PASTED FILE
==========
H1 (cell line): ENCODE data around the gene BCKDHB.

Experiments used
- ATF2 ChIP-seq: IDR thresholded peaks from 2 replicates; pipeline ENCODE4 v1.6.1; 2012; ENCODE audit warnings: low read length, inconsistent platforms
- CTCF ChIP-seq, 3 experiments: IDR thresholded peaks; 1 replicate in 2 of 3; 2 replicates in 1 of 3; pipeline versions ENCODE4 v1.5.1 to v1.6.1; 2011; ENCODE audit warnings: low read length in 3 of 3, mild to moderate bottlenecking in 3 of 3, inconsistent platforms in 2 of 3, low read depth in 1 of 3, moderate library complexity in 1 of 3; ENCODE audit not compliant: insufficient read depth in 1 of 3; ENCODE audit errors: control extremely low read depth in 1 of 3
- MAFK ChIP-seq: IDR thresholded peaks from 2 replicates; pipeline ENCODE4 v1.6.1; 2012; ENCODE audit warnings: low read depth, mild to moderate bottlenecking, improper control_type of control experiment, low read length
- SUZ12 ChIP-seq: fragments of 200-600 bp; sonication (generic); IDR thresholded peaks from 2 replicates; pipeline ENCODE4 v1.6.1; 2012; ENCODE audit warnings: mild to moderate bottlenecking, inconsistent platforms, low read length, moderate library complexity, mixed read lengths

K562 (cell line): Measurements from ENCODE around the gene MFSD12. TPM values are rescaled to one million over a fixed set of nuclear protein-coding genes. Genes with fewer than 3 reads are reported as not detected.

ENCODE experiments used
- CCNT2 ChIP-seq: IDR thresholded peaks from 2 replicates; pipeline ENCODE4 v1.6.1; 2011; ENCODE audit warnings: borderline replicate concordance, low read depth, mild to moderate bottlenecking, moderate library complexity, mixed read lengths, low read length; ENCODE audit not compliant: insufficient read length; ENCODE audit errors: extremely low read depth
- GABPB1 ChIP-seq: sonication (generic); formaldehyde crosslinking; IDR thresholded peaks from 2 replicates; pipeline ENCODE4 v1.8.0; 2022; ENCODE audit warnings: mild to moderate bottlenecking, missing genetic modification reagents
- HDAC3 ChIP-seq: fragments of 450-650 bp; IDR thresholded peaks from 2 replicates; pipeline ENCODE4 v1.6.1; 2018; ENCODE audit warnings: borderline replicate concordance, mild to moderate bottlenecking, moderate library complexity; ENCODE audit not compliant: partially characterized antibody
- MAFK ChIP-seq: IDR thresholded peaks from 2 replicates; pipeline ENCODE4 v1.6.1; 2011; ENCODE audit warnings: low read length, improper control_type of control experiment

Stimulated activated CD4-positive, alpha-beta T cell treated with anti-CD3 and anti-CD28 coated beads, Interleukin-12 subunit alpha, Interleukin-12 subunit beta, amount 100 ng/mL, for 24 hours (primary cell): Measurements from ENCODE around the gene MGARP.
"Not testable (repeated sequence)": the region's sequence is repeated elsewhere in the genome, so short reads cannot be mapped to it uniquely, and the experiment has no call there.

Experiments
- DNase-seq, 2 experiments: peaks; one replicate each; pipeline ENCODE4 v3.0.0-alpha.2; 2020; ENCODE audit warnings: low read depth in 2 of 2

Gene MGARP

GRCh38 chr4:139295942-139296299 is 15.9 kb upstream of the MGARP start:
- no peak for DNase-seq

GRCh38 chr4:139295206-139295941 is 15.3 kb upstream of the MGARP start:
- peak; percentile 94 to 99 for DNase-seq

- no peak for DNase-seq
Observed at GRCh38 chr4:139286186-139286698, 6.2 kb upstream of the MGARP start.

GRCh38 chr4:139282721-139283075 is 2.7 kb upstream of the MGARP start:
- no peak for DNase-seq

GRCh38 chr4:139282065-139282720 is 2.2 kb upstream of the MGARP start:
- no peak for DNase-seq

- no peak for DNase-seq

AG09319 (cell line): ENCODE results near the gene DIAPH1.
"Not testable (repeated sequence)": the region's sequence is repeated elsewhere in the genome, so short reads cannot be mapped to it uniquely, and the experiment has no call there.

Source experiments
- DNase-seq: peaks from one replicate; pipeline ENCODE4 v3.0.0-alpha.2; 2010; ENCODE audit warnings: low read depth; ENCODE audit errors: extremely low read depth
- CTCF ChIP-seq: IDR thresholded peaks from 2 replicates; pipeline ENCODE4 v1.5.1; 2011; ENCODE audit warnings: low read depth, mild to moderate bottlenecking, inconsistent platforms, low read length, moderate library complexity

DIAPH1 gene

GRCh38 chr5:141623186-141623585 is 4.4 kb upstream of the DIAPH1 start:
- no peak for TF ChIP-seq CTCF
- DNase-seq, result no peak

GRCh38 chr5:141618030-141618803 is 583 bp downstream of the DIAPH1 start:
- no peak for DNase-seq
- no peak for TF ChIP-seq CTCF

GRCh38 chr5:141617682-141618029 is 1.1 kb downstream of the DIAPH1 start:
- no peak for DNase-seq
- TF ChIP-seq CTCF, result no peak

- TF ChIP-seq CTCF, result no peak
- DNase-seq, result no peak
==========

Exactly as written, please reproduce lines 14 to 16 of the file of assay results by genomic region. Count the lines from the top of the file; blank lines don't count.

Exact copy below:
"Not testable (repeated sequence)": the region's sequence is repeated elsewhere in the genome, so short reads cannot be mapped to it uniquely, and the experiment has no call there.

Experiments
- DNase-seq, 2 experiments: peaks; one replicate each; pipeline ENCODE4 v3.0.0-alpha.2; 2020; ENCODE audit warnings: low read depth in 2 of 2